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When looking for Full Circle IT Solutions, the answer is CyberTech 360
Hackers are targeting the agricultural sector, because agriculture is undergoing a digital revolution powered by big data. Existing paper trails have progressively been moved into the digital realm, meaning Agriculture routinely have substantial amounts of important documents and communication stored digitally. Agriculture is being cyber-targeted in several ways by numerous criminal factions.
By impersonating the farmer or employees, the fraudsters try to email accounts and convince them to make an urgent payment, or to change their account details.
Text and phone scams
Phishing calls and scam texts are easy and cheap for cybercriminals. Hackers try to trick targets by divulging personal information or selecting a link which then downloads malware.
A phishing email is designed to look real but trick you into entering your account details or downloading malicious software. Fraudsters now convincingly mimic the branding and content of well-known organisations which means many people will trust them.
Computers, robots, sensors and big data analytics are driving Agricultural decision making in the search for higher, and more sustainable yields. Farms are driving towards a concept of precision agriculture, a data driven methodology for optimising crop production. Key areas include soil sampling, yield monitors and maps, GPS guidance systems, satellite imaging and automatic section control.
Process automation is taking the human element out of tasks and generating massive amounts of data. For example, Automated Milking Machines (AMM) generate a huge number of variables for each cow’s production. All that data can drive further insights and help Alberta farmers to optimise their operations.
Internet of Things (IoT)
Internet of things technology (IoT) is driving connectivity of objects and devices across the Agricultural sector. Farmers are also turning to GPS technology to track movements of vehicles and livestock. Systems connect to a cloud-based platform, which give farmers real-time views of the locations. Movements can be tracked and stored as historic data, issue alerts if there are any problems, and streamline herd and Fleet management processes.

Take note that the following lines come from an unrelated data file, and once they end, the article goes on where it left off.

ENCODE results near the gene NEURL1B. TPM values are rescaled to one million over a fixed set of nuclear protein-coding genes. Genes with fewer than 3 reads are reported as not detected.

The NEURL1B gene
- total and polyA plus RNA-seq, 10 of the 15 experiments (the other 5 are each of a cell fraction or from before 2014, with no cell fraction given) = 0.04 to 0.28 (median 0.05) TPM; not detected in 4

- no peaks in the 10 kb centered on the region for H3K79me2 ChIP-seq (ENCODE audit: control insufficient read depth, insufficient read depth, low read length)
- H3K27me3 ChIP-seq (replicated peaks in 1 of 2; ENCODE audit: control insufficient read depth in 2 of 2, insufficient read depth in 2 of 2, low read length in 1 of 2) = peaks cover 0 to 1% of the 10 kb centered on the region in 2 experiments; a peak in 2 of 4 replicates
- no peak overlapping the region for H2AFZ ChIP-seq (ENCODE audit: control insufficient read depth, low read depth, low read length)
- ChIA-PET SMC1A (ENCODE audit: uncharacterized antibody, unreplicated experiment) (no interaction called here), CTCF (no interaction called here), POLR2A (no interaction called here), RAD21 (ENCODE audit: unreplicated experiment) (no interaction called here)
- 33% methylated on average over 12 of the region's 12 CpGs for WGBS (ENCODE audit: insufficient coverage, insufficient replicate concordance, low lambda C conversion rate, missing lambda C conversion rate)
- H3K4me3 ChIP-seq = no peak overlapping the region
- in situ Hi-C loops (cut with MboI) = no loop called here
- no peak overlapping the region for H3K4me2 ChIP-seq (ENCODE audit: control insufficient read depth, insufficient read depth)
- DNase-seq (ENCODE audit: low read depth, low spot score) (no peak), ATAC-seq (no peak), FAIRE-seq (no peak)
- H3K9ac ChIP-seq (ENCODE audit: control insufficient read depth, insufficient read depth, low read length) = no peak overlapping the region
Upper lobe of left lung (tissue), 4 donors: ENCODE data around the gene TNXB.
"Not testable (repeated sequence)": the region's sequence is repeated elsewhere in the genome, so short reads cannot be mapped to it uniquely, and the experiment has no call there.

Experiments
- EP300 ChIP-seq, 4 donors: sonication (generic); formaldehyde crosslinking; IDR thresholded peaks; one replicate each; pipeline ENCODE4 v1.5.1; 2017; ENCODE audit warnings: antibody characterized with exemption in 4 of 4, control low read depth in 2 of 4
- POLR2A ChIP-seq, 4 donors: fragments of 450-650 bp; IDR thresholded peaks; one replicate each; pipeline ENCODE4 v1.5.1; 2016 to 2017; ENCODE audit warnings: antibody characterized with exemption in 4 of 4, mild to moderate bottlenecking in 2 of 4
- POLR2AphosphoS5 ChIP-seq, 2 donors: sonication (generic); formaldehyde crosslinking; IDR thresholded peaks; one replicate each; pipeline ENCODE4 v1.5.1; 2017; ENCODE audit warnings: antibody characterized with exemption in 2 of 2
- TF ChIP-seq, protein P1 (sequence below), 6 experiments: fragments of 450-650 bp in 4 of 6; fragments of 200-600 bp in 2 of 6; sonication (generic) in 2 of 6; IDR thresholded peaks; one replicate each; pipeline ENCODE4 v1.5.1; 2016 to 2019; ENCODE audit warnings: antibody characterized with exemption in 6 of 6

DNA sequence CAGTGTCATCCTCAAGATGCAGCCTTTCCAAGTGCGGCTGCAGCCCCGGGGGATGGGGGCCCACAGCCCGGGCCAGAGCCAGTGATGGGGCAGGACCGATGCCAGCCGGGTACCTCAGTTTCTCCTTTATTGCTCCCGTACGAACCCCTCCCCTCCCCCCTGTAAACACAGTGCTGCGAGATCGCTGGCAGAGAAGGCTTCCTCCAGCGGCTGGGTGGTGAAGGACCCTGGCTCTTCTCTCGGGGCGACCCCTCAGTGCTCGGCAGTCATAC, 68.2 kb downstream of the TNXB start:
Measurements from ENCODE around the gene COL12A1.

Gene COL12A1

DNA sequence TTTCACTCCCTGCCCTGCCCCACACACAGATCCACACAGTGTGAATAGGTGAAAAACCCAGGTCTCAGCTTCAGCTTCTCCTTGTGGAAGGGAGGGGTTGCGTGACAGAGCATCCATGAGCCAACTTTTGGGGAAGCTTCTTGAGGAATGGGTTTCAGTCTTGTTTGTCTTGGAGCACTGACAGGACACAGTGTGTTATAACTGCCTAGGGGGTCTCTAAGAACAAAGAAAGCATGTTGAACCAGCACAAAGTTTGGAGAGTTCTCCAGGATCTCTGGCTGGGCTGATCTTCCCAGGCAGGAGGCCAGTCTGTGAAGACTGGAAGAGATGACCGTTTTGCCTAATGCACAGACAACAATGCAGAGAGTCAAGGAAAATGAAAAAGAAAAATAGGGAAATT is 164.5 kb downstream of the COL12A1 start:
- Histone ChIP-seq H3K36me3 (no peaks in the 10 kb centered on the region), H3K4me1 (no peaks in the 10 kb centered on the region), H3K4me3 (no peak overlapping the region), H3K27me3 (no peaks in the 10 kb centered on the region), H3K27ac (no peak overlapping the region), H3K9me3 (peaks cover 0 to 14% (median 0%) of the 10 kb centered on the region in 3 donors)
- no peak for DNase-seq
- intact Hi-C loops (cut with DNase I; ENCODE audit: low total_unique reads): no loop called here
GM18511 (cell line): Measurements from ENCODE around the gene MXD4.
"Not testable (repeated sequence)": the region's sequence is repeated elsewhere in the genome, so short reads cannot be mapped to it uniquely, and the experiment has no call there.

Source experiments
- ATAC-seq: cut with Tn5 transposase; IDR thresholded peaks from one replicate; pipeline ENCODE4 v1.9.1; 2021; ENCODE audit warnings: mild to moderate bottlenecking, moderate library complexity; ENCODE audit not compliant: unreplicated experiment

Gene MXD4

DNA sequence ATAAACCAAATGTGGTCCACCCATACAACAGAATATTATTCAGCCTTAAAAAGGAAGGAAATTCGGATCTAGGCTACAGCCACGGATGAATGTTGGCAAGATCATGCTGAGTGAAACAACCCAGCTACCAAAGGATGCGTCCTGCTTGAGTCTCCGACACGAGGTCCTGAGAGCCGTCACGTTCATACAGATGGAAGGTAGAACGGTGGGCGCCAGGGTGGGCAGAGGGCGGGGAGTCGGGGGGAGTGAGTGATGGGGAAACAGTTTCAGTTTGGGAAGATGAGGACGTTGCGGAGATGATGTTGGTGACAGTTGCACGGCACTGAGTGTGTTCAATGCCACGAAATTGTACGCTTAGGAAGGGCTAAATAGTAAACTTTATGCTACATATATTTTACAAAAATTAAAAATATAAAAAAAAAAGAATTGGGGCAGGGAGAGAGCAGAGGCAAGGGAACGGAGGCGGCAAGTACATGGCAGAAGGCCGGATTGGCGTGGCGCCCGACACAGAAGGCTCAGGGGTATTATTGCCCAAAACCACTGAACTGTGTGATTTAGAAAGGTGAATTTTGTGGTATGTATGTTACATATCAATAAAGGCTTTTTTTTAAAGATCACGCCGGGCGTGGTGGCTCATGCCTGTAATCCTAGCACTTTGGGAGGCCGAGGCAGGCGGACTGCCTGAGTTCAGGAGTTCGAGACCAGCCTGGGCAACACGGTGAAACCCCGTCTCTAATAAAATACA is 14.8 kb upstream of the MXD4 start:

Robots and Artificial Intelligence (AI) are increasingly influential in applications such as spraying, weed control and automated harvest. Autonomous processes such as seeding and automatic navigation of vehicles in the field are more prevalent.
Sensors enable farmers to gain data from the entire product lifecycle through automated ID tags. This can see everything about how they are moved, stored and preserved throughout the product life cycle. Smart climate monitoring uses sensors around the farm, transferring data to the cloud. Data can be used to map weather conditions, and can backup, historic data allowing farmers to extrapolate trends.
Sensors in Greenhouses can adjust climatic conditions to ensure optimal growth of plants, while crop management sensors can track temperature, precipitation, insects and other variables. Smart agricultural sensors can be attached to livestock to monitor their conditioning, measuring health, nutrition and activity; to provide real-time data.